The Attitudinal and Behavioral Change in partnership with the Human Resource Management office yesterday undertook a lateness and absenteeism awareness campaign on Government Ministries and Departments.
The essence of the campaign is to help formulate a policy data to support the government curb lateness and absenteeism.
Speaking to Awoko at Youyi Building, the deputy National Coordinator of the Attitudinal and Behavioral Change Allieu Kamara said the public sector and the civil service were not working in consonance with the President’s call for change. He said they were undertaking a survey to ascertain those that go to work late and also those who go to work early.
He disclosed that at the end of the survey, all the figures will be collated and statistical analysis will also be made and a campaign shall start immediately.
The Deputy National Coordinator said the survey hopes to minimize lateness and absenteeism and also hope for productivity. “We want people to adapt to believe that coming to work in time is essential and as citizens we have a responsibility and as the President had made the pronouncement to change our attitude, this is one of them. We cannot develop socio-economically without improving our work habit. What we are striving to achieve is to develop the minds of the people and to orientate them that coming to work in time is some of our answers” he said.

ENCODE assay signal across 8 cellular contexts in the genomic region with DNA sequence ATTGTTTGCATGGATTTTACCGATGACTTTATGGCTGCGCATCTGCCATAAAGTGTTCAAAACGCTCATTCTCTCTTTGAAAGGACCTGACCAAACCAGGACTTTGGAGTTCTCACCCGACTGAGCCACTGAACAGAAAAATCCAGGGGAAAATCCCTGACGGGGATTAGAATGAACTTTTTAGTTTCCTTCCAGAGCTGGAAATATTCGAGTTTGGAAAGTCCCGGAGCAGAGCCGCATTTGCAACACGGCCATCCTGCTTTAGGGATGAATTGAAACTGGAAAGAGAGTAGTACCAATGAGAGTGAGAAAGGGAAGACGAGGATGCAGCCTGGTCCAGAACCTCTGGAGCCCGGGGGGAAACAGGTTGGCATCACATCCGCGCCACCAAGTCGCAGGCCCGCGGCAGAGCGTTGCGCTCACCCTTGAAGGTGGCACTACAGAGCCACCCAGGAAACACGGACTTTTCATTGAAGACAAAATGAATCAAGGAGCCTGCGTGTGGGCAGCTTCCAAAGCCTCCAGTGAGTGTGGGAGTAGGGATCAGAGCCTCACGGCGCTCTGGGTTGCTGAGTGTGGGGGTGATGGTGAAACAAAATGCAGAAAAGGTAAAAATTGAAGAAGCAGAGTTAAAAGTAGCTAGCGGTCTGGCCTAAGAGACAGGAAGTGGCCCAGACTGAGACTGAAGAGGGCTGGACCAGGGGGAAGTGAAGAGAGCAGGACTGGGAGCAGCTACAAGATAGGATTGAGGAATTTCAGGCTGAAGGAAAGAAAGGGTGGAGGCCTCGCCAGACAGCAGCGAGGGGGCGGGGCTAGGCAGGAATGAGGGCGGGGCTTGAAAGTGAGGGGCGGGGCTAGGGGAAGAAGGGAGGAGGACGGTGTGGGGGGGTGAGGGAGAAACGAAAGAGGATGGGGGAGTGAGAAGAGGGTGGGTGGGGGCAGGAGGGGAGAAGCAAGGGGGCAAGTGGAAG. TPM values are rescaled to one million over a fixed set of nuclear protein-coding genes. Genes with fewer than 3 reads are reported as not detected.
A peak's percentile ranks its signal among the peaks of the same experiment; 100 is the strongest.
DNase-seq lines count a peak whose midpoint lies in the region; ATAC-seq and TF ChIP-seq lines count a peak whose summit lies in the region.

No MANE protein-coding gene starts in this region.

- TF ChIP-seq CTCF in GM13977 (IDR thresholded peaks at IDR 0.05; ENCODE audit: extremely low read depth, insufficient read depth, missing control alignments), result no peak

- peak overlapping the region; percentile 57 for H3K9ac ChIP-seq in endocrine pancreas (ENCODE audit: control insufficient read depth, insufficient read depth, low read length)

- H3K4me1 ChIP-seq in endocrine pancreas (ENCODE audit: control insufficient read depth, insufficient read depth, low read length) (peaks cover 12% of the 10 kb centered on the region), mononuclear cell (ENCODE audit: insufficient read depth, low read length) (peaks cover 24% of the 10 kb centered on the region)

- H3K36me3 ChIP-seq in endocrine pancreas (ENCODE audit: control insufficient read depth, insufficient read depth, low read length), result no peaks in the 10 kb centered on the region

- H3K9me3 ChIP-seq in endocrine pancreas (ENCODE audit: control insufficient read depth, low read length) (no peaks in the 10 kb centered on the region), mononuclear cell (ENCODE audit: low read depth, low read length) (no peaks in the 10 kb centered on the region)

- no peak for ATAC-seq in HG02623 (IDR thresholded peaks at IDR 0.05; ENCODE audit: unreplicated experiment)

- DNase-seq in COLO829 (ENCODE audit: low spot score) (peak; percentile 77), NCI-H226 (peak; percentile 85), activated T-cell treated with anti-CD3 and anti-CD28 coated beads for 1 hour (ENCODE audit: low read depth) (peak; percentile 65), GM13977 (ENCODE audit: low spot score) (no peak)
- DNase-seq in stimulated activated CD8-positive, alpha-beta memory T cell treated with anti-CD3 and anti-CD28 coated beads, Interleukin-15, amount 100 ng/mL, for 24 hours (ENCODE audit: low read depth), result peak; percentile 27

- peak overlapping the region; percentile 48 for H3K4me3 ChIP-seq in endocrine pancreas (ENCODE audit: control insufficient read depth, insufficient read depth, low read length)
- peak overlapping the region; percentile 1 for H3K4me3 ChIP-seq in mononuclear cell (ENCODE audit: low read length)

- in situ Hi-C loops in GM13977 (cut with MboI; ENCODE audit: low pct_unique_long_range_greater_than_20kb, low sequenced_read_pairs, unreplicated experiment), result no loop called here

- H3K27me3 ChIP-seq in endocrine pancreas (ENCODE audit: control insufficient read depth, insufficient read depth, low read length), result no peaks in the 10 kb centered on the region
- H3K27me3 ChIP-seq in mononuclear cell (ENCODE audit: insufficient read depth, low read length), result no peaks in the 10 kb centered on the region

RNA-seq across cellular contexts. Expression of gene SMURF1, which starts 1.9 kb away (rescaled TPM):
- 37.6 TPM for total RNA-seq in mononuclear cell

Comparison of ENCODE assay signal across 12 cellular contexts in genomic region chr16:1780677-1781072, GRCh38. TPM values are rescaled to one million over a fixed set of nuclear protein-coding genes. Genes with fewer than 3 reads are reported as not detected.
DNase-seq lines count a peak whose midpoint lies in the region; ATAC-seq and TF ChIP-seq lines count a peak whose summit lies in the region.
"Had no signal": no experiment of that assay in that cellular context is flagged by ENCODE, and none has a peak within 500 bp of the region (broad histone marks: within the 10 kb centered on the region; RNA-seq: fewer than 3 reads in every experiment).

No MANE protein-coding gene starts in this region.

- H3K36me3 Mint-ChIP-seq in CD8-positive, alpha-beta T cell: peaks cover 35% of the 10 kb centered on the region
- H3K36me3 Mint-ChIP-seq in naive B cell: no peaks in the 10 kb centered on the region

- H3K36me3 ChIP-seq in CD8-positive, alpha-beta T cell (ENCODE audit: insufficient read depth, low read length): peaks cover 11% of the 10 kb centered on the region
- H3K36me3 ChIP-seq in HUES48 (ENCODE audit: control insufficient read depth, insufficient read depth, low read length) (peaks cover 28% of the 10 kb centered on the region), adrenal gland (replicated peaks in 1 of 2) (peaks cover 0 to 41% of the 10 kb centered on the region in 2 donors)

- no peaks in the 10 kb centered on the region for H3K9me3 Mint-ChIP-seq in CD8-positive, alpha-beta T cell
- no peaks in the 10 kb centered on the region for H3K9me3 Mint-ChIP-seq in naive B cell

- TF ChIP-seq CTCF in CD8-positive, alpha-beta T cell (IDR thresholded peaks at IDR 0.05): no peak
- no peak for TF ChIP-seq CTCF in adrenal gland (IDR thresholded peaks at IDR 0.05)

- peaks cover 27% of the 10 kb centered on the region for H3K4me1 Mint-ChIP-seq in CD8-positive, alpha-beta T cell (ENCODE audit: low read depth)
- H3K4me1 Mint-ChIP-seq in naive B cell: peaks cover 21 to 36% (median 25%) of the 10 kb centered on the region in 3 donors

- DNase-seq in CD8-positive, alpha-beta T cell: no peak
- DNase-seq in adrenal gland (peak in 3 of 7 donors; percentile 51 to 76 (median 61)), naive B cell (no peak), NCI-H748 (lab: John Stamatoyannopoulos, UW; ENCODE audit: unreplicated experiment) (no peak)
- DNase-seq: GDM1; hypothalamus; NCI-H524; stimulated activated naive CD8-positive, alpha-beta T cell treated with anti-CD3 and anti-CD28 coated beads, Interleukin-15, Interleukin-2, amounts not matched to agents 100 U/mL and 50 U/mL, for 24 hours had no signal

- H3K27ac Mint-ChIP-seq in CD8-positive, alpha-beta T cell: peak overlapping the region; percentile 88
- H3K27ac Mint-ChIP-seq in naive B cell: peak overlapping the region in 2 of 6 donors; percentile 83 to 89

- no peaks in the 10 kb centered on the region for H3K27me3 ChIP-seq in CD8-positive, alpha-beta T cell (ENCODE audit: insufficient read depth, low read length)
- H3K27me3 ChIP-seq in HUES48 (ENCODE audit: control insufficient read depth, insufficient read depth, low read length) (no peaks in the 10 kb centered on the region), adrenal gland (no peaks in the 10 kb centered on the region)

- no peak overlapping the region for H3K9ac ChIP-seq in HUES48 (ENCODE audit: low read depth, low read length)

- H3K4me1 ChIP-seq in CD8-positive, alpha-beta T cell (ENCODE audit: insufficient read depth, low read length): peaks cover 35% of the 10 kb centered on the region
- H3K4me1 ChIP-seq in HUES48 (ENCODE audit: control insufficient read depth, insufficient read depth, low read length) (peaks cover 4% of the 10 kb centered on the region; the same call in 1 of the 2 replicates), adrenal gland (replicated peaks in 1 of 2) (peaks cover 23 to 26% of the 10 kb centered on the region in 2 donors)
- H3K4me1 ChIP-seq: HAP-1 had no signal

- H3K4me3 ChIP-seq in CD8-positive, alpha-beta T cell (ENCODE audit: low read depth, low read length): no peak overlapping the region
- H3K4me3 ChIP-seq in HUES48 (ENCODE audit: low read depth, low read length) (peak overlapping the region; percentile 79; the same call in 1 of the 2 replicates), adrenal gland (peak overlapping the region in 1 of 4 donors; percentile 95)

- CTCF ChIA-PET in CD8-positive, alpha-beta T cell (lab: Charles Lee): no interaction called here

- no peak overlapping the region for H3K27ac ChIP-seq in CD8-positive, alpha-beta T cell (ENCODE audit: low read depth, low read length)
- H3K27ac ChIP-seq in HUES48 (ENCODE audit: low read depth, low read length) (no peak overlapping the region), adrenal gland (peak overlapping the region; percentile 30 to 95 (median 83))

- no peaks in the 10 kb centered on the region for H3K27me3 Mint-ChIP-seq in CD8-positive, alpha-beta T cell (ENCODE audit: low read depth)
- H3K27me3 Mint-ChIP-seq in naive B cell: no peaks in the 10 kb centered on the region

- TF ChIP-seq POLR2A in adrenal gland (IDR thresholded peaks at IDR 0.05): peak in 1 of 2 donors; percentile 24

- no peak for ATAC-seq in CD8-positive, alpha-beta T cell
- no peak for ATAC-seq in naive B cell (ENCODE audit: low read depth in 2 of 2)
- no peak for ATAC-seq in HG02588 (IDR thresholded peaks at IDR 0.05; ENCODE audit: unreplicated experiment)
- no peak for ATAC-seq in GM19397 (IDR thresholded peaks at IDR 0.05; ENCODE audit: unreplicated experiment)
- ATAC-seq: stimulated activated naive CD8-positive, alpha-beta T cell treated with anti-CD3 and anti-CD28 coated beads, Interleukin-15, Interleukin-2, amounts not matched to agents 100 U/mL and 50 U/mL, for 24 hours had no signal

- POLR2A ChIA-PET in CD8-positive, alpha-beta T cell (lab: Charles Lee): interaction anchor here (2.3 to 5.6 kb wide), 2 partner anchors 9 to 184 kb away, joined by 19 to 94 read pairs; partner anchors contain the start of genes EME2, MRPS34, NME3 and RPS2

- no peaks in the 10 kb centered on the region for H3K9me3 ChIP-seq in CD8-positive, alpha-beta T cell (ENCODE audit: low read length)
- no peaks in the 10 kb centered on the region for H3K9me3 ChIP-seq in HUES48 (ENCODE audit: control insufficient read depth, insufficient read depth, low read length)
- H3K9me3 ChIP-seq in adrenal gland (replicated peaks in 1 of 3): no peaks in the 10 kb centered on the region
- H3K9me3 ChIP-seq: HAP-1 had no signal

He categorically stated that the exercise is not a witch hunt and no penalty will be levied at the end of the day “The Attitudinal Change is not a law enforcement agency. We are here to create the awareness and to sensitize people”, he added.
Mr. Kamara proudly informed that the messengers, drivers and cleaners defeated the purpose as they were the earliest to work but few of the ministers he said refused to answer to some of the questions they were asked for coming late.
At Ministerial Building at George street which houses the Ministry of Finance and Economic Planning, 99 personnel of that Ministry had made it up to the office in time as if they got a tip off that the one day survey was another trap to reduce the size of the Civil Service, but Abubaker Kamara of the Human Resource Management Office said the thrust of their one day survey was to test the perception of the general public on the Civil Service.
He further stated that the perception of the public on the Civil Service could not be unconnected to: laziness, lateness, absenteeism and corruption, noting that their action was in no way tantamount to any punitive action against one absenting or coming late to work yesterday as they were just seeking to determine the level of effectiveness of the Civil service so as to enable government to reach a policy decision.
“We are not policing people but a day like this will spark something in the minds of people that we need to improve on our work by coming to office on in time” he said.
By Ishmael Bayoh and Solomon Rogers